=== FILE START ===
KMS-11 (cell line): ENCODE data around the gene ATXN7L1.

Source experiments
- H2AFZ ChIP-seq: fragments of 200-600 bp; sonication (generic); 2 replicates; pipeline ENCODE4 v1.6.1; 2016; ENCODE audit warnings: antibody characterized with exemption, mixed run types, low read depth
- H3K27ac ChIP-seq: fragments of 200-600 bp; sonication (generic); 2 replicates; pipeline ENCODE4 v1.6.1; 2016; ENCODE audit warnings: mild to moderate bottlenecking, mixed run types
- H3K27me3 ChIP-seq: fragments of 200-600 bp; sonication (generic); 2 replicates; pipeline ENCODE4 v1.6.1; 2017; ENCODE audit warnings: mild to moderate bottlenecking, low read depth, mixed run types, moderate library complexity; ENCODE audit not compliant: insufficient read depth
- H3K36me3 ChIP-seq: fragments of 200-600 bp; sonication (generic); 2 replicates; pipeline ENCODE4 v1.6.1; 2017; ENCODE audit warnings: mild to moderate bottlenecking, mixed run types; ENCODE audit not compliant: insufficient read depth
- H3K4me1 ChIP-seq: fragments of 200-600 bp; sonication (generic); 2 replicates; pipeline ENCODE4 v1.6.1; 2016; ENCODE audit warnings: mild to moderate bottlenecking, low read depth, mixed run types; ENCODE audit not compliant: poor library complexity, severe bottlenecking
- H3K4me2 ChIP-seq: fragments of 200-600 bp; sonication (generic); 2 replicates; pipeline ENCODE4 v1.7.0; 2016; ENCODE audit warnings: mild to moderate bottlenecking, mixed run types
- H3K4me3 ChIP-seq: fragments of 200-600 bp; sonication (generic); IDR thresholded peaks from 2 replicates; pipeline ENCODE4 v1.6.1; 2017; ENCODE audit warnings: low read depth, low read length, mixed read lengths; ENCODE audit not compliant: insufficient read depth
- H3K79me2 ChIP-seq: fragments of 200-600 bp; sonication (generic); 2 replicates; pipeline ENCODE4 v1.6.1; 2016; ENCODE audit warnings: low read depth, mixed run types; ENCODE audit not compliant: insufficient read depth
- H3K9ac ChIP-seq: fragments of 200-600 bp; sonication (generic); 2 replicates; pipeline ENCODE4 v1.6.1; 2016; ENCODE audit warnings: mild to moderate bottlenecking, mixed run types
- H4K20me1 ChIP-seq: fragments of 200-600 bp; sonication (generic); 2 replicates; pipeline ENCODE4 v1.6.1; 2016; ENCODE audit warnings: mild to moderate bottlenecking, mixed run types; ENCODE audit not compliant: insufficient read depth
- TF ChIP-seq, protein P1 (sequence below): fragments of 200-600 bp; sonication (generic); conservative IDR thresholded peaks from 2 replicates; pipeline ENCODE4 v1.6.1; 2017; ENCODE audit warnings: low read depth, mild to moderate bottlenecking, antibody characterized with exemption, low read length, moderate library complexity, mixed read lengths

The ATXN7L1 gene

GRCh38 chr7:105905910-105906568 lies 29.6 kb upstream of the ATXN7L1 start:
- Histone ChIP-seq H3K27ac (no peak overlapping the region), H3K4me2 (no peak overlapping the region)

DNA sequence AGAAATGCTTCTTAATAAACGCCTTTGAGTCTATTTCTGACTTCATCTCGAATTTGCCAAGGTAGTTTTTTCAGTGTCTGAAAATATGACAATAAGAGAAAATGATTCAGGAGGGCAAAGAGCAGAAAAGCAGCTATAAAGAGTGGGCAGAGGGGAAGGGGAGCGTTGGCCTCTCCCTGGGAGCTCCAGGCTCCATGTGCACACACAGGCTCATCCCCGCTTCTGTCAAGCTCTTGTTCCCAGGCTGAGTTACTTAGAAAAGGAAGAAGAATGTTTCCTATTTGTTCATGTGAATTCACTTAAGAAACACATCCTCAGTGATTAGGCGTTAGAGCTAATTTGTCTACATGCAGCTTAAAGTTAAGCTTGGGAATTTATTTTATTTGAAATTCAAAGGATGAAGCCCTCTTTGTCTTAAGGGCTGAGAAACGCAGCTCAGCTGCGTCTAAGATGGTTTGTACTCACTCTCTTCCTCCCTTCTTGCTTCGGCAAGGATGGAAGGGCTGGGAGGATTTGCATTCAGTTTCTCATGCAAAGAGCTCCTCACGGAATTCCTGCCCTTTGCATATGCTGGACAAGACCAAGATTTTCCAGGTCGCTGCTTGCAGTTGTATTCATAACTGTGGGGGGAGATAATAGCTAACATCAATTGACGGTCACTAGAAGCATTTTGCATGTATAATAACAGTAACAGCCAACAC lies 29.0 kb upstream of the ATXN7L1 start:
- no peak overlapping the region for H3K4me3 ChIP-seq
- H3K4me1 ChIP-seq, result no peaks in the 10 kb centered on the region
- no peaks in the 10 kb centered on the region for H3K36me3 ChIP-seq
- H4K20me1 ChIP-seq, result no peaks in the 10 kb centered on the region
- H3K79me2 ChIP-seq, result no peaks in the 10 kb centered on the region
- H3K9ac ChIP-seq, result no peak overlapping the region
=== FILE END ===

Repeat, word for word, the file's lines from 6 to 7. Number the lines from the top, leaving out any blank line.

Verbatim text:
- H3K36me3 ChIP-seq: fragments of 200-600 bp; sonication (generic); 2 replicates; pipeline ENCODE4 v1.6.1; 2017; ENCODE audit warnings: mild to moderate bottlenecking, mixed run types; ENCODE audit not compliant: insufficient read depth
- H3K4me1 ChIP-seq: fragments of 200-600 bp; sonication (generic); 2 replicates; pipeline ENCODE4 v1.6.1; 2016; ENCODE audit warnings: mild to moderate bottlenecking, low read depth, mixed run types; ENCODE audit not compliant: poor library complexity, severe bottlenecking